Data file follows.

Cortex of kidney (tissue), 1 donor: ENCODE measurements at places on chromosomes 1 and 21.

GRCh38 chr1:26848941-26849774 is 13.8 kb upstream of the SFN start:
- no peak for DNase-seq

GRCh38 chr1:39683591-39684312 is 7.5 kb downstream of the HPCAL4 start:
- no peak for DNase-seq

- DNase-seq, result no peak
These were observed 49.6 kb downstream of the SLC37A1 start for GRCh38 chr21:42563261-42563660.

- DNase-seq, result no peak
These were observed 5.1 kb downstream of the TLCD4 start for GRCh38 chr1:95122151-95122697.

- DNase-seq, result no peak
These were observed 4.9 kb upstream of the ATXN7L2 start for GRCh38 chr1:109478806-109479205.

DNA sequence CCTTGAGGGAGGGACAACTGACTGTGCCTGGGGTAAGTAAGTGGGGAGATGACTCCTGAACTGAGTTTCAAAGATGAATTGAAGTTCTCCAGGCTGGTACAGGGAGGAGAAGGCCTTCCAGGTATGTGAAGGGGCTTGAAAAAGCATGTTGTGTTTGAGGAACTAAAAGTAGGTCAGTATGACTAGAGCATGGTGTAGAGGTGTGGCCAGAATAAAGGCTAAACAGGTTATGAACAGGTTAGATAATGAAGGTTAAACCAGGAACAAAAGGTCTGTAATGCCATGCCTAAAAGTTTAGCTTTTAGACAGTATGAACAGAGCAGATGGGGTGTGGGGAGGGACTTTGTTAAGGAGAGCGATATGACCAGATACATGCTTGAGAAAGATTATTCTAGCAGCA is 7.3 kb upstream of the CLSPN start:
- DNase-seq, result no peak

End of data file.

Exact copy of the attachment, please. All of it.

Cortex of kidney (tissue), 1 donor: ENCODE measurements at places on chromosomes 1 and 21.

GRCh38 chr1:26848941-26849774 is 13.8 kb upstream of the SFN start:
- no peak for DNase-seq

GRCh38 chr1:39683591-39684312 is 7.5 kb downstream of the HPCAL4 start:
- no peak for DNase-seq

- DNase-seq, result no peak
These were observed 49.6 kb downstream of the SLC37A1 start for GRCh38 chr21:42563261-42563660.

- DNase-seq, result no peak
These were observed 5.1 kb downstream of the TLCD4 start for GRCh38 chr1:95122151-95122697.

- DNase-seq, result no peak
These were observed 4.9 kb upstream of the ATXN7L2 start for GRCh38 chr1:109478806-109479205.

DNA sequence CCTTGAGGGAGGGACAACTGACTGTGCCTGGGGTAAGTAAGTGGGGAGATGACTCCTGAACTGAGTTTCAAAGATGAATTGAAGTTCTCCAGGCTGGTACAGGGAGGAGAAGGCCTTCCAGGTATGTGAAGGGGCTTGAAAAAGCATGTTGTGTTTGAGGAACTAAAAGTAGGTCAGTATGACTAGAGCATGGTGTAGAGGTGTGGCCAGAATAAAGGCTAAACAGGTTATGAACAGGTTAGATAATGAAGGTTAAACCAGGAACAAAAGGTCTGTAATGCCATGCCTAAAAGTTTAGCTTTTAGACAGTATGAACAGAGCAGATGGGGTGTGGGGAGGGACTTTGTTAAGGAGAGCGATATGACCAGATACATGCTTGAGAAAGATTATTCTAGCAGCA is 7.3 kb upstream of the CLSPN start:
- DNase-seq, result no peak